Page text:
I was devastated and started to cry at this point, because I knew that I could not safely decline now - I understood what was happening and agreed that the baby would need to be delivered soon, but having an augmented labour with syntocinon had been one of my worst fears throughout the pregnancy. I asked the registrar if we could just proceed directly to a c section instead because I felt that if it wasn't progressing it was for a reason, and the baby wasn't going to come out vaginally, and also because if the baby wasn't tolerating these ineffective contractions - how on earth would it tolerate strong synto induced contractions? He said no, we must try this first, but he promised that if the baby wasn't tolerating it, he would stop the drip and take me to theatre. I reluctantly agreed. I am aware that synto can make the contractions much more painful as well as stronger, so I insisted on an epidural being sited before it was started. I popped home to collect some things and ring people, then came back to stay until baby was born. My husband was with me and he was a fantastic support. Luckily, the midwife who had done almost all my antenatal care was on duty and so she stayed with me all night; it was a huge relief to have someone I knew and I felt really supported by her - although we both knew things weren't going to plan, she was aware of my wishes and did her best to help.

An enormous-looking cannula and iv fluids were started, and the anaesthetist came to put in the epidural - I was using some gas and air for the pain while he did this. It only seemed to be working on one side so they rolled me over to try to improve things, at which point the monitor on the baby started to alarm and I heard someone ask my husband to press the emergency bell. I started to panic, as I knew this was not a good sign. They rolled me from one side to another to try to get the baby's heartbeat to recover but it was coping less and less well with the contractions by this time. I was given a VE and heard the MW say 'meconium' at which point I started to panic rather a lot. The registrar then told me I would have to have a c-section right away, there wasn't time to get the epidural working so I was having a GA. I was rushed into theatre for the GA, (it felt like being in an episode of ER) I signed the consent form, someone shaved me, and I was awake when they put the mask on my face and pressure on the front of my neck. It was 3am. Because of having a general anaesthetic, my husband couldn't stay with me, which we were both very upset about.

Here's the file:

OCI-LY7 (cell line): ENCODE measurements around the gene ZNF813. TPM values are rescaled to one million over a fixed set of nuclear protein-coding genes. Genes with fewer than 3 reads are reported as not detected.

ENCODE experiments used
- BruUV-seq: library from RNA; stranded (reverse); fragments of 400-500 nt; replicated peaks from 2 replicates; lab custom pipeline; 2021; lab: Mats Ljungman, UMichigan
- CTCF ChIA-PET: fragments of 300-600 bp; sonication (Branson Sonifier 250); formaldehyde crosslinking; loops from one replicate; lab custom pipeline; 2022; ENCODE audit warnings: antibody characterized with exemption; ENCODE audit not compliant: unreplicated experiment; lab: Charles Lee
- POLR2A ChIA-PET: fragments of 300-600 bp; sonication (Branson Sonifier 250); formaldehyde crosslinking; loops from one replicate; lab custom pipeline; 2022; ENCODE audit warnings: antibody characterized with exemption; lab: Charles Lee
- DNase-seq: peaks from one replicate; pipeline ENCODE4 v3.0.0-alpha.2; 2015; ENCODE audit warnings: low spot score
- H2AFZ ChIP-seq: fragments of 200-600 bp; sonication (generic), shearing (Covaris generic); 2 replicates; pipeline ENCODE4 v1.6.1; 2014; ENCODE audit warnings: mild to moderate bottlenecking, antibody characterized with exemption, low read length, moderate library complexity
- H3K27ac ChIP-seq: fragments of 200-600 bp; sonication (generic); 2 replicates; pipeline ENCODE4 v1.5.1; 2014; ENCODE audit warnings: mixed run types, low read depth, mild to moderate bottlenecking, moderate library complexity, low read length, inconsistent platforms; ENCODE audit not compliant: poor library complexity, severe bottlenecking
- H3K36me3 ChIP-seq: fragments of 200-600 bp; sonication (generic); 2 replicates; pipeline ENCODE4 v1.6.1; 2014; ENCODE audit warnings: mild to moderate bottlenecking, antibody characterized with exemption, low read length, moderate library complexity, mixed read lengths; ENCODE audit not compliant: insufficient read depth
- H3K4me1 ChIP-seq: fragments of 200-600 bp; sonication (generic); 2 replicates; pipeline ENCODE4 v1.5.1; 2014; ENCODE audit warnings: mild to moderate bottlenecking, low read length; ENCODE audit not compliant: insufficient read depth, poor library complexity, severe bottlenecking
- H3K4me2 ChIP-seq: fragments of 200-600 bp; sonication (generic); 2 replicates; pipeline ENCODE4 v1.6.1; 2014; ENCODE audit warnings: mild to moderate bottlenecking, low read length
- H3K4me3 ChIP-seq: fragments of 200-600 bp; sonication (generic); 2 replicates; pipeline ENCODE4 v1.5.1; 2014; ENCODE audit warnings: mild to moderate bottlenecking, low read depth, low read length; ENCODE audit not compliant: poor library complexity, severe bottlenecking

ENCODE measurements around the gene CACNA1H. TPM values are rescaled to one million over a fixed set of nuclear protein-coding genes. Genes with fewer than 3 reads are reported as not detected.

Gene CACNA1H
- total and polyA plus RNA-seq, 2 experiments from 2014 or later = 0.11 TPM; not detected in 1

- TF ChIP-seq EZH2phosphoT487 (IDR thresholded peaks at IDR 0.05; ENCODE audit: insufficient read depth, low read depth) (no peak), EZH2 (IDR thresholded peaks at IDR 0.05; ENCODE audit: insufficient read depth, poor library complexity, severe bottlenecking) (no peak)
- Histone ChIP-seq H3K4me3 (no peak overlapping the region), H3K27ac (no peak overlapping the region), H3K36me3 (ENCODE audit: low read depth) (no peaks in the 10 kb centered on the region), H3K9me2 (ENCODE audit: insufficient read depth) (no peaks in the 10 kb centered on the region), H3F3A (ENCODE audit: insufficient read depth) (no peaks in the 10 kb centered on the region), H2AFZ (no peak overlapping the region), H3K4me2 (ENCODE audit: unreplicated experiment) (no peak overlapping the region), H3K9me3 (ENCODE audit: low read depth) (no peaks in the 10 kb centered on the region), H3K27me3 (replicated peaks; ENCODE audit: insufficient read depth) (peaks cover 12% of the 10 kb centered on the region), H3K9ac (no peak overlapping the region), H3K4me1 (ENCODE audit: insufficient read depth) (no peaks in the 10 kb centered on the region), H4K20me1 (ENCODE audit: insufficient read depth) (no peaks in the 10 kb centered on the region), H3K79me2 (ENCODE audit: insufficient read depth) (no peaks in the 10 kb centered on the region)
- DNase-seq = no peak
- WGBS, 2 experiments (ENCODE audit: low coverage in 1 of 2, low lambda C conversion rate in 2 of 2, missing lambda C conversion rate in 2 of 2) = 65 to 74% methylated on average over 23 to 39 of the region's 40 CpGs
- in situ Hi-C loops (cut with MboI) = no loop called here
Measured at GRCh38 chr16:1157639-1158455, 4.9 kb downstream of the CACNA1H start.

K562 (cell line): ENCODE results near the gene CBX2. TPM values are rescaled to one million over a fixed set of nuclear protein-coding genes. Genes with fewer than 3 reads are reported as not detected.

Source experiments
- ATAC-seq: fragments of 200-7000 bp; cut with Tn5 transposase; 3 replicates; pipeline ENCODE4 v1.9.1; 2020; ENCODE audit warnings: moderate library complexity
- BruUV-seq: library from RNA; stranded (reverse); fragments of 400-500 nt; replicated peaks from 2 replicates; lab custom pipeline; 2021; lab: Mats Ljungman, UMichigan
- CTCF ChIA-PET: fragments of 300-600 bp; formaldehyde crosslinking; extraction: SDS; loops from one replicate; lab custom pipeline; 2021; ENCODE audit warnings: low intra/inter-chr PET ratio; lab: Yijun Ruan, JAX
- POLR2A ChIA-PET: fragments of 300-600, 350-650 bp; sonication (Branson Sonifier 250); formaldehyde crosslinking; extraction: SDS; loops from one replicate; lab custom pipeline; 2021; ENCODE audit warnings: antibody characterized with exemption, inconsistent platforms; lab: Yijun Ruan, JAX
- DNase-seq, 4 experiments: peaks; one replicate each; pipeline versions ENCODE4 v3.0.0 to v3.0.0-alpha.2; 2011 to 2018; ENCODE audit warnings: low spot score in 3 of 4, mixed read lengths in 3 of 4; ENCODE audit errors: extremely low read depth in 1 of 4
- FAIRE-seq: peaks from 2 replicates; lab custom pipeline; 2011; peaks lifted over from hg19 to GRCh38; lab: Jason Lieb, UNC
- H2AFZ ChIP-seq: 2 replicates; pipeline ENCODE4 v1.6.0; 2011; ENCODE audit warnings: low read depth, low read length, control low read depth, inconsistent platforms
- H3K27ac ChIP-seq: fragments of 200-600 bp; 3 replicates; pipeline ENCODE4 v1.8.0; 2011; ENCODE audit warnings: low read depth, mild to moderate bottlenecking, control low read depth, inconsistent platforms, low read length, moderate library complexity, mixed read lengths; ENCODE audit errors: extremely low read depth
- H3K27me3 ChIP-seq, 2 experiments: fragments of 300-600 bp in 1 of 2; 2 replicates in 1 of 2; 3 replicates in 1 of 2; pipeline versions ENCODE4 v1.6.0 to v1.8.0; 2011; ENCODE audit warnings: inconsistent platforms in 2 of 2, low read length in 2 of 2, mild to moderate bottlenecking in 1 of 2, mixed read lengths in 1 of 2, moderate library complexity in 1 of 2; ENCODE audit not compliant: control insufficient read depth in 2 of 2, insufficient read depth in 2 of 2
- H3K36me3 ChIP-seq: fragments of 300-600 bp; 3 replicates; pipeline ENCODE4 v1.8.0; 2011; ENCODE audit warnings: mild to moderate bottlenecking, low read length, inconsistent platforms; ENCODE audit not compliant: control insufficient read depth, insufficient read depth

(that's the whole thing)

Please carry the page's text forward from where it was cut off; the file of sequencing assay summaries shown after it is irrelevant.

At 5am I started to come round and found I had a beautiful daughter, just 6lb 4.5 ounces, born at 3.16am on Mothers Day. She had been reserved a SCBU bed but didn't need it in the end as she was in good condition when she was delivered - her Apgars were 7 at 1min, and 10 at 5 mins.

I woke to hear the Midwives saying that she was hungry, she had been out for over an hour, and they wanted to give her some formula. Even in my dopey state I wasn't going to cave in now, (my birth plan stated no formula to be given without my explicit consent) and I asked/slurred 'is she hypoglycaemic?' They sounded a bit surprised and said no, so I said ' well she can wait a bit then!' Shortly after, a MW put her to my breast where she latched on really well! At last one bit of my birth plan where I got my wish.

It turned out that she had the cord around her neck and was a brow presentation - in a way I felt relieved that the c-section had been truly necessary and I am still glad that I refused some of the proposed interventions when I disagreed. I am still glad I planned the homebirth, it was just unlucky that with coming down brow first there was no way I could have given birth vaginally whether I was at home or in hospital. I am recovering very well from the c-section, and our lovely daughter Matilda Grace is doing well. She is 12 days old today, is breastfeeding like a pro and has gained 8.5 oz already.

Rachael K

Related pages:

Home Birth Stories

First Babies and homebirth

Transferring to hospital - why it might be advised.

Get Your Baby Lined Up - what it means when your baby gets in an awkward position, and what you can do about it.

Home Birth After Caesarean

UK VBAC/HBAC (Home Birth After Caesarean/ Vaginal Birth after Caesarean}) group: http://groups.yahoo.com/group/ukvbachbac